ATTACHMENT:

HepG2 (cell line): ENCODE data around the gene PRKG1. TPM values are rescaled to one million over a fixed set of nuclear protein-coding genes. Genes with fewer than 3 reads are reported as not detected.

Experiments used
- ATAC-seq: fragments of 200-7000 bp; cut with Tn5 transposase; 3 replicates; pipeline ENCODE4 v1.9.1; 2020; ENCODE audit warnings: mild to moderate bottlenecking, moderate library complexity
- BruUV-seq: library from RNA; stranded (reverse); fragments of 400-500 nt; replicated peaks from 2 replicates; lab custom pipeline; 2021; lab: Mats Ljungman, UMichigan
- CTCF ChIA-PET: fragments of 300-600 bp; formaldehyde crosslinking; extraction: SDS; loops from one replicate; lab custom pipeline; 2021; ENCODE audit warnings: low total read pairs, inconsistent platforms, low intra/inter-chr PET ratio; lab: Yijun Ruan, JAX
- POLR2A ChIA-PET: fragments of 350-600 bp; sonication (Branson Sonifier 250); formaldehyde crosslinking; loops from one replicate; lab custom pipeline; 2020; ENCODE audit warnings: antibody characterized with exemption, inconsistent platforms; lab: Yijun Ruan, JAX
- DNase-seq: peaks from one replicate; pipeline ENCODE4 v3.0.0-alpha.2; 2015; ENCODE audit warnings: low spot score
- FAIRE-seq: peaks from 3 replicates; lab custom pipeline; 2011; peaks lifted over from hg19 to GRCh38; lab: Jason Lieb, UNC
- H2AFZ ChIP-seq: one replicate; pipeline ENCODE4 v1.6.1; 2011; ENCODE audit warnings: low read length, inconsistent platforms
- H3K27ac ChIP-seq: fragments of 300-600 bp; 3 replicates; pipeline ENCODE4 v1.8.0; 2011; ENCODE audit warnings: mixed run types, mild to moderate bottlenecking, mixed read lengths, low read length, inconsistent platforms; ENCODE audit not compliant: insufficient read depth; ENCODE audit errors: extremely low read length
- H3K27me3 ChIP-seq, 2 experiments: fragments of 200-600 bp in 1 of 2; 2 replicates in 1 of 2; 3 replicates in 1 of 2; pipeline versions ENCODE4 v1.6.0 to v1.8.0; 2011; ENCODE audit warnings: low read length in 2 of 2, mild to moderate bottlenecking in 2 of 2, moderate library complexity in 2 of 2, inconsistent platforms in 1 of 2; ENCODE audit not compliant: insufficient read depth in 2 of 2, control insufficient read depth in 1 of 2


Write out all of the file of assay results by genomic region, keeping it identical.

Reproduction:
HepG2 (cell line): ENCODE data around the gene PRKG1. TPM values are rescaled to one million over a fixed set of nuclear protein-coding genes. Genes with fewer than 3 reads are reported as not detected.

Experiments used
- ATAC-seq: fragments of 200-7000 bp; cut with Tn5 transposase; 3 replicates; pipeline ENCODE4 v1.9.1; 2020; ENCODE audit warnings: mild to moderate bottlenecking, moderate library complexity
- BruUV-seq: library from RNA; stranded (reverse); fragments of 400-500 nt; replicated peaks from 2 replicates; lab custom pipeline; 2021; lab: Mats Ljungman, UMichigan
- CTCF ChIA-PET: fragments of 300-600 bp; formaldehyde crosslinking; extraction: SDS; loops from one replicate; lab custom pipeline; 2021; ENCODE audit warnings: low total read pairs, inconsistent platforms, low intra/inter-chr PET ratio; lab: Yijun Ruan, JAX
- POLR2A ChIA-PET: fragments of 350-600 bp; sonication (Branson Sonifier 250); formaldehyde crosslinking; loops from one replicate; lab custom pipeline; 2020; ENCODE audit warnings: antibody characterized with exemption, inconsistent platforms; lab: Yijun Ruan, JAX
- DNase-seq: peaks from one replicate; pipeline ENCODE4 v3.0.0-alpha.2; 2015; ENCODE audit warnings: low spot score
- FAIRE-seq: peaks from 3 replicates; lab custom pipeline; 2011; peaks lifted over from hg19 to GRCh38; lab: Jason Lieb, UNC
- H2AFZ ChIP-seq: one replicate; pipeline ENCODE4 v1.6.1; 2011; ENCODE audit warnings: low read length, inconsistent platforms
- H3K27ac ChIP-seq: fragments of 300-600 bp; 3 replicates; pipeline ENCODE4 v1.8.0; 2011; ENCODE audit warnings: mixed run types, mild to moderate bottlenecking, mixed read lengths, low read length, inconsistent platforms; ENCODE audit not compliant: insufficient read depth; ENCODE audit errors: extremely low read length
- H3K27me3 ChIP-seq, 2 experiments: fragments of 200-600 bp in 1 of 2; 2 replicates in 1 of 2; 3 replicates in 1 of 2; pipeline versions ENCODE4 v1.6.0 to v1.8.0; 2011; ENCODE audit warnings: low read length in 2 of 2, mild to moderate bottlenecking in 2 of 2, moderate library complexity in 2 of 2, inconsistent platforms in 1 of 2; ENCODE audit not compliant: insufficient read depth in 2 of 2, control insufficient read depth in 1 of 2